Internet Relay Chat, IRC has become a very popular means of communication not only among people of common interest, but also people who belong to a certain group or community. Open Source Development Teams are one such good example. I, along with my pals working on SCI-Flex, Final Year project at University of Moratuwa, decided to have our own channel as well.

Creating a IRC channel is not a big deal, but maintaining chat logs has become one big requirement for Open Source Projects such as SCI-Flex. We decided to have our very own chat logger as well (still experimental). Googling for chat loggers, I found that it is not a very big deal to write a simple chat logger software.

Based on this post, by Philipp Lenssen, I created my very own variant chat logger application that works on php. Perl scripts have also been a popular choice, but for my requirement I chose php. Therefore, inorder to get going with this script you simply need to install php and that's all. The bot was also registered on the freenode IRC network and thus needs to authenticate itself in.

This application is capable of:
  1. Joining to your IRC channel
  2. Authenticating itself
  3. Logging messages on channel during presence
  4. Periodically publishing the log (I use a daily publish cycle)
  5. Hide IP addresses of all users on log
and several other features. You are free to donwload this from here.

Monday, September 8, 2008

Picasa 3.0 beta: Yet another release by Google

Google announced the availability of Picasa 3.0 beta, a way in which you can personalize the photos you post on the web. Along with Chrome, the latest browser Google released few days ago, Picasa seems to be getting an equal amount of attention. For those who are already familiar with earlier versions of Picasa, the latest release brings a load of new features that you've long been waiting for.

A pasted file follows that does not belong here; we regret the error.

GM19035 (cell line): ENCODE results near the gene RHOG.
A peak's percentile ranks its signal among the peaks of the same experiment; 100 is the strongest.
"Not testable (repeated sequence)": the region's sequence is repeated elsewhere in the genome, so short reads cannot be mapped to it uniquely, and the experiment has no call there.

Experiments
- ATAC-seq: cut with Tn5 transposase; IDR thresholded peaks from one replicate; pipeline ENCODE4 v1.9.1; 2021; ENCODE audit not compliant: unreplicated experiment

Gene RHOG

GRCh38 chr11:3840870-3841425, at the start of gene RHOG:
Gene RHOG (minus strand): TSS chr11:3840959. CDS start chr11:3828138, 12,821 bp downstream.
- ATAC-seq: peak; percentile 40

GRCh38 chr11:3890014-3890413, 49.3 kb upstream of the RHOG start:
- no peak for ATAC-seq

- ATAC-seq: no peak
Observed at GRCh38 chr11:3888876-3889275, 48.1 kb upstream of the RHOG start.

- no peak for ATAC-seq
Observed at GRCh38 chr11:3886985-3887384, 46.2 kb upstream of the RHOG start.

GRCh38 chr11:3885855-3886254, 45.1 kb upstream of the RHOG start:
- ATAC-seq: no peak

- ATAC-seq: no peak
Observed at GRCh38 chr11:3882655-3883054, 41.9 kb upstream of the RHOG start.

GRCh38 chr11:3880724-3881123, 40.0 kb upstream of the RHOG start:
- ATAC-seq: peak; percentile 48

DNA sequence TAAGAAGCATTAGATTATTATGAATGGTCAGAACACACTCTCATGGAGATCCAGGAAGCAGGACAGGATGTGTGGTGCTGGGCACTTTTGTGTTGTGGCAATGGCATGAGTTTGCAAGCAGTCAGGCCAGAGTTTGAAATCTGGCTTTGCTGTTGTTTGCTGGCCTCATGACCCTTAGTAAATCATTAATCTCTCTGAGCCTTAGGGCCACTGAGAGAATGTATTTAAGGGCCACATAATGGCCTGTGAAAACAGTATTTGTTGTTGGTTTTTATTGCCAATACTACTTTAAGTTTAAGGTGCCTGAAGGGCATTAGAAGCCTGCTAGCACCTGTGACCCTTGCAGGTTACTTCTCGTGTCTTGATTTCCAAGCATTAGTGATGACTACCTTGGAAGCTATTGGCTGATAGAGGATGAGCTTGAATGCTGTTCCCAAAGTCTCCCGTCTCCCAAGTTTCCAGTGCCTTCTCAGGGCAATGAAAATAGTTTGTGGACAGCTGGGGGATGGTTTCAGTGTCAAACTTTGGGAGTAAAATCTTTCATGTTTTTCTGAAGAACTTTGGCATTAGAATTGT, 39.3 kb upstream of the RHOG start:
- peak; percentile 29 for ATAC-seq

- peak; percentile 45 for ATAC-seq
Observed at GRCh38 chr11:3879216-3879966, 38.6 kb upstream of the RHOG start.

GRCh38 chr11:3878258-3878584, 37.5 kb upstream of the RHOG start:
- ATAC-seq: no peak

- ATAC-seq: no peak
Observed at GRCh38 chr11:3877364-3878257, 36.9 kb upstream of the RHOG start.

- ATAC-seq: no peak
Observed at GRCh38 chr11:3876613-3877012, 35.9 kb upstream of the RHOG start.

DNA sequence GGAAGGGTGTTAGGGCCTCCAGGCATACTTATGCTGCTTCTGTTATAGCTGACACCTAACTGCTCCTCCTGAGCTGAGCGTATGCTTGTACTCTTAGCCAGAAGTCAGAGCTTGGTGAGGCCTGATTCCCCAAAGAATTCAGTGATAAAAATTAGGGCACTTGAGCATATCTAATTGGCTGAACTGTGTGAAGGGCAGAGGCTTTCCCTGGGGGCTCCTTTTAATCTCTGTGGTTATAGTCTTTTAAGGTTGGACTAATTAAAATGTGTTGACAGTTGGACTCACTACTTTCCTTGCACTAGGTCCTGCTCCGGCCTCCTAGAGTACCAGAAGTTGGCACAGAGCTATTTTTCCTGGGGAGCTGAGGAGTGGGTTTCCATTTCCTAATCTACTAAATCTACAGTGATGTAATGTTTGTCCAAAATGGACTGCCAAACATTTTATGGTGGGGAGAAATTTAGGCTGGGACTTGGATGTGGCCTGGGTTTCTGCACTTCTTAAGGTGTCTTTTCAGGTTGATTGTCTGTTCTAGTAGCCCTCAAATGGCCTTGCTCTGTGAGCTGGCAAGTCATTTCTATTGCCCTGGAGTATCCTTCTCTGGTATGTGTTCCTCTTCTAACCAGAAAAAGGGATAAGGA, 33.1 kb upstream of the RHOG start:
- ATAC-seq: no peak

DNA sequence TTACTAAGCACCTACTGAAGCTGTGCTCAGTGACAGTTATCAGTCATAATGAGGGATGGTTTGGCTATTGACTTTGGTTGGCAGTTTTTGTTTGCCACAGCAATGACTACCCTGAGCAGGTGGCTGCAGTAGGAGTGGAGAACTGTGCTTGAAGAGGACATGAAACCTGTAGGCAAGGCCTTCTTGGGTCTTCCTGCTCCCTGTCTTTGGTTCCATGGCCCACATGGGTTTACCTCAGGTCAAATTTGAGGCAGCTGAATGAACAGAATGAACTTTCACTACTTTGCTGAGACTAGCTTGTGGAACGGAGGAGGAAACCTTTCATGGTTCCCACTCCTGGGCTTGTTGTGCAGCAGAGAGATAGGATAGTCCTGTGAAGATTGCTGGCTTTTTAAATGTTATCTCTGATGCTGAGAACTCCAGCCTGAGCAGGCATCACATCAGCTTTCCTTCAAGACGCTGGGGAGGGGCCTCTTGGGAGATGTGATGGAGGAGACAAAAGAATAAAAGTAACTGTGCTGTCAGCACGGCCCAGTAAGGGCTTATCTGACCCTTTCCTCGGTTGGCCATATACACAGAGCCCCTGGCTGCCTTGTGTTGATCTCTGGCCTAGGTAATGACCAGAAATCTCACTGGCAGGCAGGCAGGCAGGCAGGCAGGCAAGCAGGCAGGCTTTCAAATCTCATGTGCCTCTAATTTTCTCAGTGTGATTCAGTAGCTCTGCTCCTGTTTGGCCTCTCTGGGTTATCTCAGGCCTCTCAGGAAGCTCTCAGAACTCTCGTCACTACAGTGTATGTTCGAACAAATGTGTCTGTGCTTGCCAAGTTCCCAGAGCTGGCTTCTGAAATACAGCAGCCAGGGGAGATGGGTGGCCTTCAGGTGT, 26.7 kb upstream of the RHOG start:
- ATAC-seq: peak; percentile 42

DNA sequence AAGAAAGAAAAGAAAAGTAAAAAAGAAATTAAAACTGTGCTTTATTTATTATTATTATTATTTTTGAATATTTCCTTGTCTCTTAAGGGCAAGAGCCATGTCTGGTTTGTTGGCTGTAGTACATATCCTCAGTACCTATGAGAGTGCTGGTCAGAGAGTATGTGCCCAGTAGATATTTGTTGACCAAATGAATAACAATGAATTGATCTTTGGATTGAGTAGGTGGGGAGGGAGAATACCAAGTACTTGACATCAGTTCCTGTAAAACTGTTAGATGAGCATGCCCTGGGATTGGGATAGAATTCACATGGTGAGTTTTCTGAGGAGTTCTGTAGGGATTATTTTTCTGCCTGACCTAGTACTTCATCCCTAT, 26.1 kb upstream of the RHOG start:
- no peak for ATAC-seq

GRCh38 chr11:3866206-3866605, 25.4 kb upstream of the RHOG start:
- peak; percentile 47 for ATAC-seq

Picasa's latest release also comes with upgrades to cousin, Picasa Web albums, which is a two year old technology according to Google, which brings together some millions of users sharing billions of photos online. Upgrades to Picasa Web Albums, adds several new features including name-tags, and explore. Two innovating introductions making organization rather simplified.

As seen in this video that shows a glimpse of several new features added, Picasa 3.0 gives you the ability to do quite a deal of photo editing including dust and scratch removal, improving colour and brightness, picture re-sizing, red eye reduction, text insertion and many more. And, the most interesting part is that all of these features, that normally are only a part of expensive professional photo editing software now comes at zero cost, you having only to download and install the software.

As a proud user of Picasa since its first release, I'm quite happy on the amount of effort Google has put in their latest introduction. The software has helped me better organize my photographs with having to pay virtually nothing for a great deal of functionality.

Sunday, September 7, 2008

J#: Java on .NET (part II)

I have created a video on the demonstration I did during the presentation on how you can easily create a J# application in Microsoft Visual Studio 2005. Shown below is the video uploaded on YouTube.

A better version which is more clearly visible is found here. In here I have focused on several key areas: